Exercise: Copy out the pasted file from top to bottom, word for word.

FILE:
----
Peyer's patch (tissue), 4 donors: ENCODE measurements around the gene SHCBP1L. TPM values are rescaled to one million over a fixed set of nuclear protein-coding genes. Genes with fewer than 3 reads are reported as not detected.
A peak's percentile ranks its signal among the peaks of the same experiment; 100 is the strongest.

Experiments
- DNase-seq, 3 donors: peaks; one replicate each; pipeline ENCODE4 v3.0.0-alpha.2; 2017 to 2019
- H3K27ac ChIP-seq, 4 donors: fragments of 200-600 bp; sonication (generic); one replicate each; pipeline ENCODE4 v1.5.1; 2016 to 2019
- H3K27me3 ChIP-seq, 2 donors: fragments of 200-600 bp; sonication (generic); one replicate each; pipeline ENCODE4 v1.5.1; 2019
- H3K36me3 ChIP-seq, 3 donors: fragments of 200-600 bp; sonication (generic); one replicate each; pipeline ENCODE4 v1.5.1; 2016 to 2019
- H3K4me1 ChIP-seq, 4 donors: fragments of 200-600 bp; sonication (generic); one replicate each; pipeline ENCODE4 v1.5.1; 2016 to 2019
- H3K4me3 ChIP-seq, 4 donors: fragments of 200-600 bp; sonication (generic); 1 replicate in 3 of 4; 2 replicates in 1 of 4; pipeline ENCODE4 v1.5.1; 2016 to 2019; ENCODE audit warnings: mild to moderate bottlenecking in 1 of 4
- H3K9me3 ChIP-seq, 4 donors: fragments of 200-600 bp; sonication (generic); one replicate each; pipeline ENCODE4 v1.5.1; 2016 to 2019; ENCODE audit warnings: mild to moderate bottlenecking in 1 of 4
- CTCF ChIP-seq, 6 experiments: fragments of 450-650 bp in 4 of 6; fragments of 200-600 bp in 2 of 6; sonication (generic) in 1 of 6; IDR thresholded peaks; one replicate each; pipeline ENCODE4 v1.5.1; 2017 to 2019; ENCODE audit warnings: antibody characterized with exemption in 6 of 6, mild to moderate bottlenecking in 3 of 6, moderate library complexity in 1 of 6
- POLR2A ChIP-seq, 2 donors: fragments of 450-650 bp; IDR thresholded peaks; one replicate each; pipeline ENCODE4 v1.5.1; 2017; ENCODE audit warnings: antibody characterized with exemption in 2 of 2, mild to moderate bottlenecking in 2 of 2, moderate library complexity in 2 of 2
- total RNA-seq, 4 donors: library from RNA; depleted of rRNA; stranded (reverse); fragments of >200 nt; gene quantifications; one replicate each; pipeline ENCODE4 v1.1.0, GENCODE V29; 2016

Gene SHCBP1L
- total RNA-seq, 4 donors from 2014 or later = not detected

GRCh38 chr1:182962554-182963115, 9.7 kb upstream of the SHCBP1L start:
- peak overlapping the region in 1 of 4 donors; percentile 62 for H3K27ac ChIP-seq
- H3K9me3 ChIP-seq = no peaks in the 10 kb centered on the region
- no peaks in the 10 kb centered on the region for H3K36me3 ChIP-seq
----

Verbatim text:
Peyer's patch (tissue), 4 donors: ENCODE measurements around the gene SHCBP1L. TPM values are rescaled to one million over a fixed set of nuclear protein-coding genes. Genes with fewer than 3 reads are reported as not detected.
A peak's percentile ranks its signal among the peaks of the same experiment; 100 is the strongest.

Experiments
- DNase-seq, 3 donors: peaks; one replicate each; pipeline ENCODE4 v3.0.0-alpha.2; 2017 to 2019
- H3K27ac ChIP-seq, 4 donors: fragments of 200-600 bp; sonication (generic); one replicate each; pipeline ENCODE4 v1.5.1; 2016 to 2019
- H3K27me3 ChIP-seq, 2 donors: fragments of 200-600 bp; sonication (generic); one replicate each; pipeline ENCODE4 v1.5.1; 2019
- H3K36me3 ChIP-seq, 3 donors: fragments of 200-600 bp; sonication (generic); one replicate each; pipeline ENCODE4 v1.5.1; 2016 to 2019
- H3K4me1 ChIP-seq, 4 donors: fragments of 200-600 bp; sonication (generic); one replicate each; pipeline ENCODE4 v1.5.1; 2016 to 2019
- H3K4me3 ChIP-seq, 4 donors: fragments of 200-600 bp; sonication (generic); 1 replicate in 3 of 4; 2 replicates in 1 of 4; pipeline ENCODE4 v1.5.1; 2016 to 2019; ENCODE audit warnings: mild to moderate bottlenecking in 1 of 4
- H3K9me3 ChIP-seq, 4 donors: fragments of 200-600 bp; sonication (generic); one replicate each; pipeline ENCODE4 v1.5.1; 2016 to 2019; ENCODE audit warnings: mild to moderate bottlenecking in 1 of 4
- CTCF ChIP-seq, 6 experiments: fragments of 450-650 bp in 4 of 6; fragments of 200-600 bp in 2 of 6; sonication (generic) in 1 of 6; IDR thresholded peaks; one replicate each; pipeline ENCODE4 v1.5.1; 2017 to 2019; ENCODE audit warnings: antibody characterized with exemption in 6 of 6, mild to moderate bottlenecking in 3 of 6, moderate library complexity in 1 of 6
- POLR2A ChIP-seq, 2 donors: fragments of 450-650 bp; IDR thresholded peaks; one replicate each; pipeline ENCODE4 v1.5.1; 2017; ENCODE audit warnings: antibody characterized with exemption in 2 of 2, mild to moderate bottlenecking in 2 of 2, moderate library complexity in 2 of 2
- total RNA-seq, 4 donors: library from RNA; depleted of rRNA; stranded (reverse); fragments of >200 nt; gene quantifications; one replicate each; pipeline ENCODE4 v1.1.0, GENCODE V29; 2016

Gene SHCBP1L
- total RNA-seq, 4 donors from 2014 or later = not detected

GRCh38 chr1:182962554-182963115, 9.7 kb upstream of the SHCBP1L start:
- peak overlapping the region in 1 of 4 donors; percentile 62 for H3K27ac ChIP-seq
- H3K9me3 ChIP-seq = no peaks in the 10 kb centered on the region
- no peaks in the 10 kb centered on the region for H3K36me3 ChIP-seq